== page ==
GONZALEZ: That's absolutely not true. WHITFIELD: -- as far as to discredit the whistleblower by saying the whistleblower's complaint is based on hearsay. So do you believe that that argument would anyway --

GONZALEZ: Now this whistle-blower --

WHITFIELD: -- you know, undermine the appearance if it comes to that, the appearance of this whistleblower.

GONZALEZ: That's ridiculous.

WHITFIELD: Which one is ridiculous?

GONZALEZ: That is absolutely ridiculous and it's an insult to the Intelligence Committee. The fact that he's trying to debunk a report from a whistleblower who's not some guy off the street. This is an American intelligence officer who has been vetted to no end. This is as credible as you can get of a complaint.

WHITFIELD: Do you know it's an intelligence officer?

GONZALEZ: So -- This is the information that has been reported to us that it was a CIA analyst at the White House. So, he's, you know, a part of the CIA --

WHITFIELD: There have been people who have said that but that hasn't been confirmed. At least CNN has not --

GONZALEZ: Well, we'll have to get to the end of this. But it was somebody who is at the White House. Yes. You know, from all the information that I've gathered, I feel pretty comfortable that it is. I can't wait to have a finality of that but I believe it is.

So, at the very minimum someone in Trump's White House that made this -- filed this complaint. And his own Inspector General gave this high credibility and said, OK, this is classified as urgent and credible. And this is Donald Trump's Inspector General, and he then did went through the process and handed it over to the Director of National Intelligence.

WHITFIELD: What would you ask this whistleblower if indeed this person is to testify this week?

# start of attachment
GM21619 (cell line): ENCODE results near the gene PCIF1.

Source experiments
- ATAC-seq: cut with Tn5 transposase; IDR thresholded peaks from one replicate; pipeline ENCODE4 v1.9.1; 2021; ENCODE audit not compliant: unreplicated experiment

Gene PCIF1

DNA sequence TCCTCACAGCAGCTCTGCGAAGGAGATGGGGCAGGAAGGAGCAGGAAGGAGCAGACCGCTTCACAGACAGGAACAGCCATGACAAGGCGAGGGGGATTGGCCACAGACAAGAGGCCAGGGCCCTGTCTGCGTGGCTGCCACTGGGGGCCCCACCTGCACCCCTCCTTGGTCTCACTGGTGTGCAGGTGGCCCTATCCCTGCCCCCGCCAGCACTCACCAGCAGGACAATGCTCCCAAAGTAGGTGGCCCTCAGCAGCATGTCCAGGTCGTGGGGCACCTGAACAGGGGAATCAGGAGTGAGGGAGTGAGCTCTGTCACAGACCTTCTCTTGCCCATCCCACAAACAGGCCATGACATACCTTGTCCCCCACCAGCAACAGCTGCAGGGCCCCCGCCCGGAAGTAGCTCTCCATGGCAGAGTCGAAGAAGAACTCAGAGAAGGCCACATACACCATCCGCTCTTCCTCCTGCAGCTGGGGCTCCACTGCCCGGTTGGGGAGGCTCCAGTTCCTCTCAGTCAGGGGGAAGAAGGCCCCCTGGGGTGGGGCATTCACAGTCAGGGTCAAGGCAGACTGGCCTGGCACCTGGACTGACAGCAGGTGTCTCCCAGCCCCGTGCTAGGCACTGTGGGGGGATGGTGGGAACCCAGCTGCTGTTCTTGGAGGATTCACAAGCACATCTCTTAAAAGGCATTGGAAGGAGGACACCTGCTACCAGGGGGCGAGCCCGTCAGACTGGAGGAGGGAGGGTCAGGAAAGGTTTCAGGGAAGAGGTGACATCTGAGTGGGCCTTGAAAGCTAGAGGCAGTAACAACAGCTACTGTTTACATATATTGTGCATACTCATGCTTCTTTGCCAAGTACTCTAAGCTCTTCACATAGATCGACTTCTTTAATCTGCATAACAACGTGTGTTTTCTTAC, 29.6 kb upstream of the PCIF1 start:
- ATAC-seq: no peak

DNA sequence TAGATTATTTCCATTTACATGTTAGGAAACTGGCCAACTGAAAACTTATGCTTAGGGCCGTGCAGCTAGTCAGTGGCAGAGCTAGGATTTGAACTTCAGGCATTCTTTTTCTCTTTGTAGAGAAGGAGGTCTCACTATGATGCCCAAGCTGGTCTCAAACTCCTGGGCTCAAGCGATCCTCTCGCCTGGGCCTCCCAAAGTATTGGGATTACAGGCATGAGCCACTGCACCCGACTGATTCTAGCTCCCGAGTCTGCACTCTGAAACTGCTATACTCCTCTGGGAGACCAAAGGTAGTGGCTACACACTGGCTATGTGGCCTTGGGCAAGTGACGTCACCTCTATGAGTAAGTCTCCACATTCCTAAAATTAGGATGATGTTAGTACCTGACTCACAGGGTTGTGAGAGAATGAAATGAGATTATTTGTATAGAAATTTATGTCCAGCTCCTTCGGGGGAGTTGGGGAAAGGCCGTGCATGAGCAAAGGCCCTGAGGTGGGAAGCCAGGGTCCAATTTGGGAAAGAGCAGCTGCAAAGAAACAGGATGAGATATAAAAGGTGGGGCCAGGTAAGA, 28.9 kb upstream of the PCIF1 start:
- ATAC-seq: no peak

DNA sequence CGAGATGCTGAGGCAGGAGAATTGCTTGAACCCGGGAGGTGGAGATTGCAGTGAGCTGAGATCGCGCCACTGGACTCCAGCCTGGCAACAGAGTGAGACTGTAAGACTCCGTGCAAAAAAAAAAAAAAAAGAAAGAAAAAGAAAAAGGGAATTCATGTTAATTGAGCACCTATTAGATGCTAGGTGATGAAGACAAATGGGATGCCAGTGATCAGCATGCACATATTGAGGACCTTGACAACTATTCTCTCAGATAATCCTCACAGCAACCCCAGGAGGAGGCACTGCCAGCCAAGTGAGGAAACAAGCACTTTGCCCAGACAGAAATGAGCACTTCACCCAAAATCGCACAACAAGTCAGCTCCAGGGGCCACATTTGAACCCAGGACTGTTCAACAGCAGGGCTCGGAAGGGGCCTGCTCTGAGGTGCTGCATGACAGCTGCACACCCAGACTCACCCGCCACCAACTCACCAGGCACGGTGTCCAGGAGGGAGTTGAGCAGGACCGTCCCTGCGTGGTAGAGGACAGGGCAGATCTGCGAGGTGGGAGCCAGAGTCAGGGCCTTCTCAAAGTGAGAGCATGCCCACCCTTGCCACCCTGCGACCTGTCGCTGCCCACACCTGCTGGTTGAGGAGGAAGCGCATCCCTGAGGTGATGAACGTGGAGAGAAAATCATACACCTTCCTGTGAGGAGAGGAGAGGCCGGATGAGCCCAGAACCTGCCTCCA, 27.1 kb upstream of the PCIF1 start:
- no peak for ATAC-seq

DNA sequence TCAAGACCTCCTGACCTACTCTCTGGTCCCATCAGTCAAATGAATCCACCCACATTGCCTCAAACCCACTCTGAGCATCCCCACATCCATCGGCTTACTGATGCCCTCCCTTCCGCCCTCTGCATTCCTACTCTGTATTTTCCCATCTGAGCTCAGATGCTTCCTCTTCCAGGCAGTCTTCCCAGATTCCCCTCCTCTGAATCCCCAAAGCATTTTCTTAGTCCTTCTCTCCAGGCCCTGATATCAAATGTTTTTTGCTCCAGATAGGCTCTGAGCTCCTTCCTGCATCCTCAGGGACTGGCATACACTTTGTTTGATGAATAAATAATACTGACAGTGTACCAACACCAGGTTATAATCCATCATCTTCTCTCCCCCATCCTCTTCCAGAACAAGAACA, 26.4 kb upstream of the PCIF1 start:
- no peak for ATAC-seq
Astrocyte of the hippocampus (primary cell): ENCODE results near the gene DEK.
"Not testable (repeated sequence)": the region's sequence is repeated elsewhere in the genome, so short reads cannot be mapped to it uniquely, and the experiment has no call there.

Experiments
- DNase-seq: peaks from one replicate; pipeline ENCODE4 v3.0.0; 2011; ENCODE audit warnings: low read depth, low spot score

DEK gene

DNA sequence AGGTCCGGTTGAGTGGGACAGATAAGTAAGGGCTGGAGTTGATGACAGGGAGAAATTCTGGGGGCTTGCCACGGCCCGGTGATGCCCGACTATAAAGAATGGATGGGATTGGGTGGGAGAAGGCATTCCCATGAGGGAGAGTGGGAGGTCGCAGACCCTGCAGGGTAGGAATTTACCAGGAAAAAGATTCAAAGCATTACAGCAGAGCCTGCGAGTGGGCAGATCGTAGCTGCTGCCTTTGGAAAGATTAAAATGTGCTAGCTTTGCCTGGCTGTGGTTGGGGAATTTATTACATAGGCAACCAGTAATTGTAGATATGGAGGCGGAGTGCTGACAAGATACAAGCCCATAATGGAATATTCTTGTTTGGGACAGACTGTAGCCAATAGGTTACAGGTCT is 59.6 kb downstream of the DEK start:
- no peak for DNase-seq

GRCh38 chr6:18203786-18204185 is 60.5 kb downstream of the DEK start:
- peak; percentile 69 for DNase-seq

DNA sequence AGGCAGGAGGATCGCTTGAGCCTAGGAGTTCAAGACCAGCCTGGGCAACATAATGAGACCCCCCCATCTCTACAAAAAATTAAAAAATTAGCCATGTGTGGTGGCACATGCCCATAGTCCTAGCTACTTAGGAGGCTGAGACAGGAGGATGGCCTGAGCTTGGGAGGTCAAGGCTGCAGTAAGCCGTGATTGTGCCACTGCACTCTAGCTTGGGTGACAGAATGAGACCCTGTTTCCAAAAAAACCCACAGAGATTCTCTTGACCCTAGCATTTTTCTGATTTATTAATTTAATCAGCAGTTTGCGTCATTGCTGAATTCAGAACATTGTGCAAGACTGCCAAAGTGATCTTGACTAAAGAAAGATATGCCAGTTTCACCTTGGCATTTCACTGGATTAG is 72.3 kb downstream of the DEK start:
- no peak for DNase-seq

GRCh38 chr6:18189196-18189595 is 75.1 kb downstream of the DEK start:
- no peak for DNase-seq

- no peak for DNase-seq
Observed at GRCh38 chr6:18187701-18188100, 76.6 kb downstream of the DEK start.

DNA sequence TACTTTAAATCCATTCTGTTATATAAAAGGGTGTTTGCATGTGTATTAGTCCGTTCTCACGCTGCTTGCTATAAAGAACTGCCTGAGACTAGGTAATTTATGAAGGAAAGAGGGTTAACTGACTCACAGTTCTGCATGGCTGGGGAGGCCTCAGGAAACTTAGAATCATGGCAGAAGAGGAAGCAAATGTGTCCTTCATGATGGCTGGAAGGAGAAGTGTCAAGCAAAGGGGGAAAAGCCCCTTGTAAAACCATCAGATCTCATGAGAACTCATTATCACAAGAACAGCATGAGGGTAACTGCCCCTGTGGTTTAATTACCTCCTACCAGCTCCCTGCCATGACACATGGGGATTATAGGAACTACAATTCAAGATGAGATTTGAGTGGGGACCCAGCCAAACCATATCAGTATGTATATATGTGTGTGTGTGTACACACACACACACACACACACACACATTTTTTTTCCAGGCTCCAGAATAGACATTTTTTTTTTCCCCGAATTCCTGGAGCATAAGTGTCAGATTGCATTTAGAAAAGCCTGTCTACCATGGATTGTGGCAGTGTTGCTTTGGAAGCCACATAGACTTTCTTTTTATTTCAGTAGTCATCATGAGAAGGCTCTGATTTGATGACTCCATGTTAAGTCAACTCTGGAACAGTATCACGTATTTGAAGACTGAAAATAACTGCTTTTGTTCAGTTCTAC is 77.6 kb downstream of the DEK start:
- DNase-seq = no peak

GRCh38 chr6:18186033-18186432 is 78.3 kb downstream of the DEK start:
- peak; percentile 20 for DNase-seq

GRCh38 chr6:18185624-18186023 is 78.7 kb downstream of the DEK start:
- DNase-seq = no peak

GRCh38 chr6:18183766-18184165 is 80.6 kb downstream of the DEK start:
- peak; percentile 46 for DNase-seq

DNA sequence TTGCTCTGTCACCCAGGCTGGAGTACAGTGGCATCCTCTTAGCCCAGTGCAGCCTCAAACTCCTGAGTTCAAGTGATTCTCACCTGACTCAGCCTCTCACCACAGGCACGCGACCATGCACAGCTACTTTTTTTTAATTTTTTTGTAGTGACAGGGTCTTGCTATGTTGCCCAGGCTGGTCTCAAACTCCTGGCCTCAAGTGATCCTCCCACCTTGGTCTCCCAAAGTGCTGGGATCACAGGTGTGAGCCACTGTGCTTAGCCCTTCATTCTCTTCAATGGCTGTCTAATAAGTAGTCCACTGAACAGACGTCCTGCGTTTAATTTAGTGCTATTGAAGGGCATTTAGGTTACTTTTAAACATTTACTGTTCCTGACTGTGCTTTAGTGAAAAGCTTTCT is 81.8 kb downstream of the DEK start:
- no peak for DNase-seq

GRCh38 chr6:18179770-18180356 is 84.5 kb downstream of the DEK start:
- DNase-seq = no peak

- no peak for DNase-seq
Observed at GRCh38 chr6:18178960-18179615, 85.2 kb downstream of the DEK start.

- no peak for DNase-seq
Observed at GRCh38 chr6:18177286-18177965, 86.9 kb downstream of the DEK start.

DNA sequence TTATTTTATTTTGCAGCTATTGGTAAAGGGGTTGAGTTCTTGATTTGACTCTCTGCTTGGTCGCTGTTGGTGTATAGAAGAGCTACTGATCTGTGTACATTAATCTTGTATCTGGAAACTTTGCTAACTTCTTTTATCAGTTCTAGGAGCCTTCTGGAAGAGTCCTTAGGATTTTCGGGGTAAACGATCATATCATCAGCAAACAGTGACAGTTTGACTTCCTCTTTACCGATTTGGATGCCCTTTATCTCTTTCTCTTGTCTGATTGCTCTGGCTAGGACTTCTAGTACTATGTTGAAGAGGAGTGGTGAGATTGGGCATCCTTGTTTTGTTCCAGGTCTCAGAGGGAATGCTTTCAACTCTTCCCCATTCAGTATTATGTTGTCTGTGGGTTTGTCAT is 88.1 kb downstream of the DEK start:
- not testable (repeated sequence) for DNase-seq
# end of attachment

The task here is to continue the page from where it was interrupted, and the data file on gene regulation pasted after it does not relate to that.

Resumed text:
GONZALEZ: Well, I would want to know the complete -- everything that was talked about in this conversation. And I'm sure he knows about it. I want to know what he was told because I hear that some of this information that may be from third parties. We want to know who they are and what they told him and maybe bring them in and have a conversation with them.

This is not a Democratic or Republican issue. This is an American issue. This is something that every red-blooded patriotic American cares about. And trying to attack Joe Biden is just the -- the President knowing that this is the person who's going to unseat him in 2020 and he's the front-runner in the Democratic field and he's the only person that Donald Trump sees as a viable candidate to defeat him November 2020 and that's why he's on the attack.

WHITFIELD: And then, Congressman, potentially this week the former Special Envoy to Ukraine, Kurt Volker, could be testifying before three congressional committees. He resigned a day after, you know, details of this complaint were made.

GONZALEZ: Very interesting.

WHITFIELD: What do you believe he could bring to this investigation, this inquiry?